Many plants play an important role in many of our holiday traditions celebrating the season surrounding the winter solstice. Winter solstice, occurring on or around December 21st, is the first day of winter, the shortest day and the longest night of the year. To early cultures, the winter solstice was a day of both apprehension and celebration of the cold, dark winter and the promise of longer, warmer days to come.
Midwest Invasive Plant Network
MIPN’s mission is to reduce the impact of invasive plant species in the Midwest and has five committees: Green Industry, Early Detection & Rapid Response, Education, Research, and Fundraising. MIPN includes a diverse group of participants and partners. The Nature Conservancy, U.S. Forest Service and the WI DNR have played major roles in the leadership of this network. Other partners include the U.S. Fish & Wildlife Service, National Park Service, IO DNR, IL DNR, Federal Highway Administration, Chicago Botanic Garden, and numerous state and local groups. MIPN continues expansion of their network by reaching out to new partners.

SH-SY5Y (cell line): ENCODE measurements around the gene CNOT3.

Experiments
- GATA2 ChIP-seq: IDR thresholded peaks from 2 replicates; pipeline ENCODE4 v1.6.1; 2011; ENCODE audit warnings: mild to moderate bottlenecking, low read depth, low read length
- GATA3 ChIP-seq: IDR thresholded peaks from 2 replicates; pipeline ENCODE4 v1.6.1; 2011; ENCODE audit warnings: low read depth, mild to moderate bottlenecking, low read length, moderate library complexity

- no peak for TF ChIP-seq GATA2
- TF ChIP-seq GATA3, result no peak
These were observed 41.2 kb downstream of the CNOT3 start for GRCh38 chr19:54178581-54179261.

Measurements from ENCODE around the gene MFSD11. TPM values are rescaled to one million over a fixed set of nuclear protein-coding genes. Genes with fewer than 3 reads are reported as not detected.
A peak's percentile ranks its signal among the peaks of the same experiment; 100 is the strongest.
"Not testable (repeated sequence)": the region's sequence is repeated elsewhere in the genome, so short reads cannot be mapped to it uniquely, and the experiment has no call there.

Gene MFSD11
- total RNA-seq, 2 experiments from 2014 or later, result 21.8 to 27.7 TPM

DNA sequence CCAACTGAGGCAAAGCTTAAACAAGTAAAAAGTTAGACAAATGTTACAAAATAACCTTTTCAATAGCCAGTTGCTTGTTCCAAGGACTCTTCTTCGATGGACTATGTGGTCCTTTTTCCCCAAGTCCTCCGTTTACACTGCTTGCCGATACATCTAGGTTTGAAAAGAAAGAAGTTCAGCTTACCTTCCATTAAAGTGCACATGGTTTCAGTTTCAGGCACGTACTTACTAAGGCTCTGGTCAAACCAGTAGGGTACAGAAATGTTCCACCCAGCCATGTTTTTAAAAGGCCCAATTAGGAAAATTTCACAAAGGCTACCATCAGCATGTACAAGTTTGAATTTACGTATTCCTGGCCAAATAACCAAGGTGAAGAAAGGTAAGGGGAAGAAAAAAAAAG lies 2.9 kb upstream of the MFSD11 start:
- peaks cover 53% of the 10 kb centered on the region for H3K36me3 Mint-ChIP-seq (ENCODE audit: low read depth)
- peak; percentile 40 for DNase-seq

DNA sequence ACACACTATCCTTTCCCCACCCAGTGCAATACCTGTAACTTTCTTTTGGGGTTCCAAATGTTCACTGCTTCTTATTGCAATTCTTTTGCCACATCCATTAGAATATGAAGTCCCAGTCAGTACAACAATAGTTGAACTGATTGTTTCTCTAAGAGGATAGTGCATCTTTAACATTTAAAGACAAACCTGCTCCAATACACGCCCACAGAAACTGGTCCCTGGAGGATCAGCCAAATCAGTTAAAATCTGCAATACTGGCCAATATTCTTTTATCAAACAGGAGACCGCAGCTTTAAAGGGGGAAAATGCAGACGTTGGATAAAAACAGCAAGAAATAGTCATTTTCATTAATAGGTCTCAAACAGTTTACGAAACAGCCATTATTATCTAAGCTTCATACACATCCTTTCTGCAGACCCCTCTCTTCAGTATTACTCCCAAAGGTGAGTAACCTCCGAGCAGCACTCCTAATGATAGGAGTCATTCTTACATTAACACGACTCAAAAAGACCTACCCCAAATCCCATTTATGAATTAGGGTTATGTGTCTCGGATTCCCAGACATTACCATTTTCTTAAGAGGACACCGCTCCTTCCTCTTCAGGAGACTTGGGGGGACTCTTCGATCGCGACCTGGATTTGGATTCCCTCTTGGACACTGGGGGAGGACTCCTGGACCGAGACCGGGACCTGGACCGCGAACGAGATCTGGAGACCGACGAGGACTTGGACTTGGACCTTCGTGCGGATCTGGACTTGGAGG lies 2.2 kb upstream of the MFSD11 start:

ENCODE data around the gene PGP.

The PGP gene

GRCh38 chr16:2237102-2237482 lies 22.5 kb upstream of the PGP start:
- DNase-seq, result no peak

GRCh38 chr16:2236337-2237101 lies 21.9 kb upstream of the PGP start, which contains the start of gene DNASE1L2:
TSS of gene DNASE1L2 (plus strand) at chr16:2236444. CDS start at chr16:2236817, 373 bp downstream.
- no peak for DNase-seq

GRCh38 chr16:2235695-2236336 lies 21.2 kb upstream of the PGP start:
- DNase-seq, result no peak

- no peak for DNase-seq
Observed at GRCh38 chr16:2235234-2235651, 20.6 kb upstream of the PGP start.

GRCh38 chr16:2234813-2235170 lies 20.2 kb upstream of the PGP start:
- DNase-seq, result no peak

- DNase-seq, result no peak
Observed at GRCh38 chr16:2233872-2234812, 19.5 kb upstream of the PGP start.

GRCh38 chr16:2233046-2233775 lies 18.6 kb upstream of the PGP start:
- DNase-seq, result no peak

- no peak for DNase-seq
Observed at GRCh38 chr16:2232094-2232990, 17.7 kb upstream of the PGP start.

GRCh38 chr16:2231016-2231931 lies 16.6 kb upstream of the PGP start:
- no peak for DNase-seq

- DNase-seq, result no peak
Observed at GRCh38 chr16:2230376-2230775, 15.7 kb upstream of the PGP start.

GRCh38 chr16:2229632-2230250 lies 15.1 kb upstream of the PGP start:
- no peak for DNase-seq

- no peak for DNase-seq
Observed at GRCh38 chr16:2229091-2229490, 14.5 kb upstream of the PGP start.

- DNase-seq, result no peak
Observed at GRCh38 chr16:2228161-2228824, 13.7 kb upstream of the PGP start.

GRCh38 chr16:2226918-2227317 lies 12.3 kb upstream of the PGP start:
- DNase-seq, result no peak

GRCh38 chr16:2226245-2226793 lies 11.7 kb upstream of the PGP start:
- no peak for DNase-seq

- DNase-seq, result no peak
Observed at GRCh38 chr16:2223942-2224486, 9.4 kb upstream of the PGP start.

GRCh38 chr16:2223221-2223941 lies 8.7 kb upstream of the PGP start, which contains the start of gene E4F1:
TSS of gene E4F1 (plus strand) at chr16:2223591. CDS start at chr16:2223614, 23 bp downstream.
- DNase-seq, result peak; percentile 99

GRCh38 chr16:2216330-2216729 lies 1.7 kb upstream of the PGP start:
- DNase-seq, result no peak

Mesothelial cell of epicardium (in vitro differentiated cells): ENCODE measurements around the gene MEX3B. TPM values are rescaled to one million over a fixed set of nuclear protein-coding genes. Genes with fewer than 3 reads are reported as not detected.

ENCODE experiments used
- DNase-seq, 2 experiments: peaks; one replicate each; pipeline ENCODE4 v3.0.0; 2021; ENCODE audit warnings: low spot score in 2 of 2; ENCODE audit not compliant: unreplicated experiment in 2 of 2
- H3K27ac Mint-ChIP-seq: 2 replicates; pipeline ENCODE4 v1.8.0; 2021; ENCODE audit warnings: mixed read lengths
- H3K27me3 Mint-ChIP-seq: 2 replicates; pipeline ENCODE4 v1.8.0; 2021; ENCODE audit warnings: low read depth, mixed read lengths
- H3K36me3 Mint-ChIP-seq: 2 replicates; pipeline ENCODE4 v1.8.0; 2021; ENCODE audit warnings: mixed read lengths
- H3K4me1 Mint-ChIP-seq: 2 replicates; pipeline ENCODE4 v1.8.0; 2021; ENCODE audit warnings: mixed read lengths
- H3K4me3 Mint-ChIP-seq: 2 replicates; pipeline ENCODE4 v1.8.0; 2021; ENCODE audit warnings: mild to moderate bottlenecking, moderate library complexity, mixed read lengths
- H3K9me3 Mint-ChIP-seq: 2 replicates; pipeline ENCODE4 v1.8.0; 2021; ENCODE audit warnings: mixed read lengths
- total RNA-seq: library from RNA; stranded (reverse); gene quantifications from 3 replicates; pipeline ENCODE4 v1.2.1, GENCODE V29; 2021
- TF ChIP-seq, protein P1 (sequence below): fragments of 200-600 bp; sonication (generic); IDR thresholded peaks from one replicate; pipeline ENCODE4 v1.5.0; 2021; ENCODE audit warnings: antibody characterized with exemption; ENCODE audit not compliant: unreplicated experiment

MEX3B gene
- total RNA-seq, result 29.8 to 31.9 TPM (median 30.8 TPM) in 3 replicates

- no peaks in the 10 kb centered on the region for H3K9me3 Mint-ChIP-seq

Celebrating Wildflowers is dedicated to the enjoyment of the thousands of wildflowers growing on our national forests and grasslands, and to educating the public about the many values of native plants. Many images and links are available. Celebrating Wildflowers emphasizes:
- The aesthetic value of plants – a field of wildflowers is a beautiful sight
- The recreational value of plants – picking berries is fun for the whole family
- The biological value of plants – native plants support other life
- The medicinal value of plants – chemicals from plants help combat sickness
- The economic value of plants – plant material such as floral greens are commercially valuable
- The conservation of native plants – protecting and maintaining native plant habitat